fanotify_init

FANOTIFY_INIT(2)            Linux Programmer's Manual           FANOTIFY_INIT(2)



NAME
       fanotify_init - create and initialize fanotify group

SYNOPSIS
       #include <fcntl.h>
       #include <sys/fanotify.h>

       int fanotify_init(unsigned int flags, unsigned int event_f_flags);

DESCRIPTION
       For an overview of the fanotify API, see fanotify(7).

       fanotify_init() initializes a new fanotify group and returns a file
       descriptor for the event queue associated with the group.

       The file descriptor is used in calls to fanotify_mark(2) to specify the
       files, directories, mounts or filesystems for which fanotify events shall
       be created.  These events are received by reading from the file
       descriptor.  Some events are only informative, indicating that a file has
       been accessed.  Other events can be used to determine whether another
       application is permitted to access a file or directory.  Permission to
       access filesystem objects is granted by writing to the file descriptor.

       Multiple programs may be using the fanotify interface at the same time to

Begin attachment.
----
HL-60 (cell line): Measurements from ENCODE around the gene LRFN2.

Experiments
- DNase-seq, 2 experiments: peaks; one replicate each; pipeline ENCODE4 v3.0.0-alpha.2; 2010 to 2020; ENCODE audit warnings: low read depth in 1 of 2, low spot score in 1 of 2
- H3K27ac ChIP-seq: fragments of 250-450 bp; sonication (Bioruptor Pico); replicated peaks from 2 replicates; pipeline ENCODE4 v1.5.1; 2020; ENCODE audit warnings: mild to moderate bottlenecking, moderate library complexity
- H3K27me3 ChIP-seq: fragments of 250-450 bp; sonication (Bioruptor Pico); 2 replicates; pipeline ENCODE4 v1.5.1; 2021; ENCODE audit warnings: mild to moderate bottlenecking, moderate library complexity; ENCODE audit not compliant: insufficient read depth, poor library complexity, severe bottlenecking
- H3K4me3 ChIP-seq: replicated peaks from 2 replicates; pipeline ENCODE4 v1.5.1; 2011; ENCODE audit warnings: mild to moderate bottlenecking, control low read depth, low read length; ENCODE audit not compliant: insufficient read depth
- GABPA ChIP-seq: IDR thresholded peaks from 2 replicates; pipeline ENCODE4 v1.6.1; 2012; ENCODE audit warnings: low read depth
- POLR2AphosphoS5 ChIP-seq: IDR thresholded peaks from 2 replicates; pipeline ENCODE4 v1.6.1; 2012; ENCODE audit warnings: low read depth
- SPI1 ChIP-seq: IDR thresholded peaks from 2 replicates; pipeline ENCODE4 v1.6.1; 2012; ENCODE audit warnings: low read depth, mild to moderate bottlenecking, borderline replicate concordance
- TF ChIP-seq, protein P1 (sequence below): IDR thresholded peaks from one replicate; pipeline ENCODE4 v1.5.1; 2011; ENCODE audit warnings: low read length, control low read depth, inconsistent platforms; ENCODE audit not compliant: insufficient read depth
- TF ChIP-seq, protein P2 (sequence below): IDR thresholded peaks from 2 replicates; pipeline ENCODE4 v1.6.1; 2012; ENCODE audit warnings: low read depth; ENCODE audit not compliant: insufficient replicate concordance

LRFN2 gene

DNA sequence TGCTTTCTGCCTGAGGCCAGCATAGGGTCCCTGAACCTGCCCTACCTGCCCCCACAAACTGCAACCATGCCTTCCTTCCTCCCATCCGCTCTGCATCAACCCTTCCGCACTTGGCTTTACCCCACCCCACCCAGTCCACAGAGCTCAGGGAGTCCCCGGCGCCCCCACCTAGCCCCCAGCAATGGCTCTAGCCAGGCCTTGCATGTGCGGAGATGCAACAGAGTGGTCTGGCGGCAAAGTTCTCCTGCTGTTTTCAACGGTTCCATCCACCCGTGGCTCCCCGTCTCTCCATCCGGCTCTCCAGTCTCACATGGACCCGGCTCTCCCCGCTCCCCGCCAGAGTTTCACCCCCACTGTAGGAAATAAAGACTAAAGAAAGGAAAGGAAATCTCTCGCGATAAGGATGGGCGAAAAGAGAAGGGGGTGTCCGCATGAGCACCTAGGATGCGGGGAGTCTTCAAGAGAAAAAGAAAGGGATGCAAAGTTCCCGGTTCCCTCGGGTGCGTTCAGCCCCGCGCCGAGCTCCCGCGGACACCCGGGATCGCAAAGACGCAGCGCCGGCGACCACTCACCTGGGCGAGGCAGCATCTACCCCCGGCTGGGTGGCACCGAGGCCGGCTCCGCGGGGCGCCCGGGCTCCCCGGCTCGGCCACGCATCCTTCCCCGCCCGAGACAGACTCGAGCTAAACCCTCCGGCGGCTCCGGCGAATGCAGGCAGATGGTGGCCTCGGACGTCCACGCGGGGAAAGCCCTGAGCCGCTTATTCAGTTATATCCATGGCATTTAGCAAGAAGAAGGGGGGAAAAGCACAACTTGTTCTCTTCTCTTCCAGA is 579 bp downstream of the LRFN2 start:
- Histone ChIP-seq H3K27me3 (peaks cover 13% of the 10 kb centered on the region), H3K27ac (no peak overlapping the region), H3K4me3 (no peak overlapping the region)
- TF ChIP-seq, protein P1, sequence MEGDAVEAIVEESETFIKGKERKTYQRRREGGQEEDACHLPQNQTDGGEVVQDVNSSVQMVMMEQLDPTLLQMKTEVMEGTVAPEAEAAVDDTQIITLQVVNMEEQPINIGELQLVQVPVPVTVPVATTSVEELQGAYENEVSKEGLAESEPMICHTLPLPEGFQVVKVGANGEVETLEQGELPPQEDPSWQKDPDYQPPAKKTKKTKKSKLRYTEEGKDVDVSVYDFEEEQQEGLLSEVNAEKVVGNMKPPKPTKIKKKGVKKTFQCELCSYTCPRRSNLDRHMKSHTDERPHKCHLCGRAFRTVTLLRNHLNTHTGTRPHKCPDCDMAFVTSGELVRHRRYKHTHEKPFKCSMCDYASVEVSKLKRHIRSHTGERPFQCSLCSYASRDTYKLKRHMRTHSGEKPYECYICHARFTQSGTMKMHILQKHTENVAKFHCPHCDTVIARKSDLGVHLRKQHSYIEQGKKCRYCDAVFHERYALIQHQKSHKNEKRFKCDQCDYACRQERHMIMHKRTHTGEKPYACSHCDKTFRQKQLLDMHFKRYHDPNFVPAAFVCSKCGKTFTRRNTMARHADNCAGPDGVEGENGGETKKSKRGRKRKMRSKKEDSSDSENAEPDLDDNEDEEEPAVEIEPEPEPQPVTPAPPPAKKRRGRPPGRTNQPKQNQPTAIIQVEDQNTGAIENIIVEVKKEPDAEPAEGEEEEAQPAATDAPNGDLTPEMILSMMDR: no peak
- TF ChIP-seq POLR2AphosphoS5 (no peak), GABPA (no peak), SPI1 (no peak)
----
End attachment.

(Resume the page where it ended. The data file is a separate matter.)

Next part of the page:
monitor the same files.

       In the current implementation, the number of fanotify groups per user is
       limited to 128.  This limit cannot be overridden.

       Calling fanotify_init() requires the CAP_SYS_ADMIN capability.  This
       constraint might be relaxed in future versions of the API.  Therefore,
       certain additional capability checks have been implemented as indicated
       below.

       The flags argument contains a multi-bit field defining the notification
       class of the listening application and further single bit fields
       specifying the behavior of the file descriptor.

       If multiple listeners for permission events exist, the notification class
       is used to establish the sequence in which the listeners receive the
       events.

       Only one of the following notification classes may be specified in flags:

       FAN_CLASS_PRE_CONTENT
              This value allows the receipt of events notifying that a file has
              been accessed and events for permission decisions if a file may be
              accessed.  It is intended for event listeners that need to access